I'd recommend taking proof that you're a resident in Germany when travelling. I took a photo of my Anmeldung (registration document) just in case because as a British person I don't have a residency permit.

Masks at tourist sites

In Salzburg, I noticed most people stuck to the rules of wearing masks on public transport and in shops. During tourist visits, such as to the Hohensalzburg Fortress, we were required to wear masks in indoor spaces like the museums or on the funicular.

Masks weren't worn all the time by restaurant workers, which has been the case from my experience in Germany.

It felt a bit different when we crossed the border into Bavaria. Here, the coronavirus restrictions are markedly tougher.

When we went to a beer garden at the beautiful Königssee near Berchtesgaden, the servers all wore face masks (and Lederhosen which we thought was a brilliant style) and we had to write down our contact details in case of an outbreak.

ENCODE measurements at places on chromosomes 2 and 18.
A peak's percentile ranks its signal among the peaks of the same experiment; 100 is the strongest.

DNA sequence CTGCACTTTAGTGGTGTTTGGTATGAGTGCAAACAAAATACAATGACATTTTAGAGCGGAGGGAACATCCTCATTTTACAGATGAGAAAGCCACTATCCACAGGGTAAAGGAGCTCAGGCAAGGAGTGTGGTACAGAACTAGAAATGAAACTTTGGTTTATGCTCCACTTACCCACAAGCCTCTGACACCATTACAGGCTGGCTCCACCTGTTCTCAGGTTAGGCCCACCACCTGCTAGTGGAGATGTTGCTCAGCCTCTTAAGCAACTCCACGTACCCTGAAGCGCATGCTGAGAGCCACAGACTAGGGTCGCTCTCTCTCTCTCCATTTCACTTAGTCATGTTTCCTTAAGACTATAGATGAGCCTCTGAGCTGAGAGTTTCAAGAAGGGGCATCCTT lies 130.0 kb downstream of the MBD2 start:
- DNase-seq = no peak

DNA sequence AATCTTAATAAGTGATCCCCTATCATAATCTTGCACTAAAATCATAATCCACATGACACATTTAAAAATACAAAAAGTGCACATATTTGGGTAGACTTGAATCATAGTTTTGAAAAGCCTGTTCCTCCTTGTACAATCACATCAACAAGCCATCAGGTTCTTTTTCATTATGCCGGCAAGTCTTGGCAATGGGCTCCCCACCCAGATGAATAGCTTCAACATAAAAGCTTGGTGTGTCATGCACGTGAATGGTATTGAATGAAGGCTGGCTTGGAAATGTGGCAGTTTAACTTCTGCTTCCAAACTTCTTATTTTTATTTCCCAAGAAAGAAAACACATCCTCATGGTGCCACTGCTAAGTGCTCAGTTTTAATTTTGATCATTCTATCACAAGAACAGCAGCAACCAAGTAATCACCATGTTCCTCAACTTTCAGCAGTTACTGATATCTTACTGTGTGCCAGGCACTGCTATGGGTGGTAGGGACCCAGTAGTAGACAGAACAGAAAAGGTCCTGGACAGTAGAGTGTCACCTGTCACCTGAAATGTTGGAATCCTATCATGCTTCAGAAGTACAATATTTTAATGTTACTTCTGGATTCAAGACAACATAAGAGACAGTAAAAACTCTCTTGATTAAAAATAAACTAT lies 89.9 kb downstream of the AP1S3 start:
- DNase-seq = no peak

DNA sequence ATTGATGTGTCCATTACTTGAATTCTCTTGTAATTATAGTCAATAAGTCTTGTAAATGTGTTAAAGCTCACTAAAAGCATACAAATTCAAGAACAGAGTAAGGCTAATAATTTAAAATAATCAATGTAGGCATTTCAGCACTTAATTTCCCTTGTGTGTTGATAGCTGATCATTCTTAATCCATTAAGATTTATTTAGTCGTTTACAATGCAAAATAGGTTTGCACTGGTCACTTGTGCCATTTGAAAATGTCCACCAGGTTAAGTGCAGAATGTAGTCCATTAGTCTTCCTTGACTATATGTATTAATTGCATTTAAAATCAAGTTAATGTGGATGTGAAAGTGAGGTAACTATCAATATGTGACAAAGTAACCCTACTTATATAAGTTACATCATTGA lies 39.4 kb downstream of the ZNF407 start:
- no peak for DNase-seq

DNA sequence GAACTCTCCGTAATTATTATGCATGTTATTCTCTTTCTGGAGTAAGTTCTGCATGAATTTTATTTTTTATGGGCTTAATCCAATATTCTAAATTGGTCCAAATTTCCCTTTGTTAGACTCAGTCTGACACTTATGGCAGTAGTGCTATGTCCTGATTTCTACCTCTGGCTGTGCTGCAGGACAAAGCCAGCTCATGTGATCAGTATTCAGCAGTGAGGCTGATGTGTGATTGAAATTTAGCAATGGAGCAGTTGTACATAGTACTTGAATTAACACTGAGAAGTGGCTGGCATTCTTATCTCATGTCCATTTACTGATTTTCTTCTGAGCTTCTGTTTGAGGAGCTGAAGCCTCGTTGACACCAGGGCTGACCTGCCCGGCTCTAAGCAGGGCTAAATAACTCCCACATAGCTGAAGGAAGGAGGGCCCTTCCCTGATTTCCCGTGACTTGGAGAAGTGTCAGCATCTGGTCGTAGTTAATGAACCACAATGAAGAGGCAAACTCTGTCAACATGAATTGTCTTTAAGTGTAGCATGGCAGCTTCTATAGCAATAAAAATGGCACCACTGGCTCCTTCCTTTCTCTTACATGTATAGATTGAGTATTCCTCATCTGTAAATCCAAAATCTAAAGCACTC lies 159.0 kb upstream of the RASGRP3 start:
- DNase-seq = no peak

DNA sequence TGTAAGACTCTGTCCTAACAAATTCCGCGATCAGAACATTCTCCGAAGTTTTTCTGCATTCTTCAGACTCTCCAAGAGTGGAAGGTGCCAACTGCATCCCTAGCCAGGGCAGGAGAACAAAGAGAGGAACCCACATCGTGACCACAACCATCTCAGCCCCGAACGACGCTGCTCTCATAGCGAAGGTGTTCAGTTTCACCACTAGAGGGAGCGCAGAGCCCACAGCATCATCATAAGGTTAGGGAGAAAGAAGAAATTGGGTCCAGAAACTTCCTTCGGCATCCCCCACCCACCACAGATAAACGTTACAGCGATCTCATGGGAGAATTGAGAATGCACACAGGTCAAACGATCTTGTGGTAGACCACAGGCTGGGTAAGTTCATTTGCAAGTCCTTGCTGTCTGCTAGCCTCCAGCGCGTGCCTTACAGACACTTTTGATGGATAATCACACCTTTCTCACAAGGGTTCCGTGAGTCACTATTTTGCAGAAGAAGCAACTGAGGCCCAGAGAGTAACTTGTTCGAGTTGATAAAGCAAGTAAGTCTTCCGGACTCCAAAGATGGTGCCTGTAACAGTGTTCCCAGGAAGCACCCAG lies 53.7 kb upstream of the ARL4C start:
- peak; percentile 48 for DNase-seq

They also had to be worn on boat trips.

The Königssee in Bavaria. Photo: Rachel Loxton

There have been reports of Germans flooding resorts in the country as people turn to staycations while international travel is still limited.

READ ALSO: Bavarian alps struggle under weight of coronavirus staycationers

However, we found places like the Königssee to not be overly busy, and there were always free seats in restaurants and cafes.

The only time I found it to be uncomfortably full was during the bus ride from Salzburg to Berchtesgaden. Social distancing flew out the window as people packed onto the bus. And as the bus was so hot with no ventilation, there were many noses poking out of face masks as people tried to breathe.

Oh, Vienna!

Next on our trip was the Austrian capital of Vienna. After a picturesque train ride through the mountains with fully masked-up people, we arrived in the main station.

Like in Salzburg, restaurant and bar workers did not always wear face masks but they were worn on public transport and shops as well as supermarkets.

At night lots of young people gathered in some parts of Vienna, for example along the banks of the river Danube and it appeared distancing was the last thing on their minds.

According to official rules masks have to be worn in Austria in these situations:

  • on public transport